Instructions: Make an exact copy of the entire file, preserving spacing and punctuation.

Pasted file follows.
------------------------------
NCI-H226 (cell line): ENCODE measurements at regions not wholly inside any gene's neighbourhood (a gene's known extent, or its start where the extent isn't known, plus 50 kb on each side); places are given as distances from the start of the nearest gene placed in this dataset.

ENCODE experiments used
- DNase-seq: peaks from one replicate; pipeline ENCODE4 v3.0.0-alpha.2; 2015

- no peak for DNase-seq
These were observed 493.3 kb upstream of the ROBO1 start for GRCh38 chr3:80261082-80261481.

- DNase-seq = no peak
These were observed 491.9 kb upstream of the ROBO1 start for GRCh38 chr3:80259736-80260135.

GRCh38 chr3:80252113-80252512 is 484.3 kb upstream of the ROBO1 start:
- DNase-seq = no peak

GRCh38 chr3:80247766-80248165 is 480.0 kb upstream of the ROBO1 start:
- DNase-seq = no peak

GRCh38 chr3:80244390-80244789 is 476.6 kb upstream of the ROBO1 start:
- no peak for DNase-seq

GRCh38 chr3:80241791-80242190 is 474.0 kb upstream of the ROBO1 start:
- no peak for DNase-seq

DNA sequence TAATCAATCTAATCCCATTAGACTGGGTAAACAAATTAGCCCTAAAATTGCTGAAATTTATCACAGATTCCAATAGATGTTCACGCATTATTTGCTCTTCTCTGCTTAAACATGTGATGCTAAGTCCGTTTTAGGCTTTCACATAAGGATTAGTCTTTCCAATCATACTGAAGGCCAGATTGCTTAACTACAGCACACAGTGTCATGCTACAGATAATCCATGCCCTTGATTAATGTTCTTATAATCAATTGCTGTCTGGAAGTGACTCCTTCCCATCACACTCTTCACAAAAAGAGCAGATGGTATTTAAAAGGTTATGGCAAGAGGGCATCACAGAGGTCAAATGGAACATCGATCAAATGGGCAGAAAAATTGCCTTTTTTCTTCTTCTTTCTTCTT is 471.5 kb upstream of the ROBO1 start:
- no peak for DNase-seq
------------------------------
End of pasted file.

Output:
NCI-H226 (cell line): ENCODE measurements at regions not wholly inside any gene's neighbourhood (a gene's known extent, or its start where the extent isn't known, plus 50 kb on each side); places are given as distances from the start of the nearest gene placed in this dataset.

ENCODE experiments used
- DNase-seq: peaks from one replicate; pipeline ENCODE4 v3.0.0-alpha.2; 2015

- no peak for DNase-seq
These were observed 493.3 kb upstream of the ROBO1 start for GRCh38 chr3:80261082-80261481.

- DNase-seq = no peak
These were observed 491.9 kb upstream of the ROBO1 start for GRCh38 chr3:80259736-80260135.

GRCh38 chr3:80252113-80252512 is 484.3 kb upstream of the ROBO1 start:
- DNase-seq = no peak

GRCh38 chr3:80247766-80248165 is 480.0 kb upstream of the ROBO1 start:
- DNase-seq = no peak

GRCh38 chr3:80244390-80244789 is 476.6 kb upstream of the ROBO1 start:
- no peak for DNase-seq

GRCh38 chr3:80241791-80242190 is 474.0 kb upstream of the ROBO1 start:
- no peak for DNase-seq

DNA sequence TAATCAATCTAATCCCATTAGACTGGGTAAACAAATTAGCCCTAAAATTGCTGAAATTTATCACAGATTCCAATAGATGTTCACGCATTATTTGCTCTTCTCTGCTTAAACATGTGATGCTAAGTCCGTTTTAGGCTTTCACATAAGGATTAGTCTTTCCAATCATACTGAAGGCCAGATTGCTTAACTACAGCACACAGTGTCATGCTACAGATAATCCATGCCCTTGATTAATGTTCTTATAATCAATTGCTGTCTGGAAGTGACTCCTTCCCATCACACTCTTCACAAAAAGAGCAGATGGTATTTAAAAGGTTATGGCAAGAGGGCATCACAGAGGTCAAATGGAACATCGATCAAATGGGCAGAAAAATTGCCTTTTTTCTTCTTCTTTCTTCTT is 471.5 kb upstream of the ROBO1 start:
- no peak for DNase-seq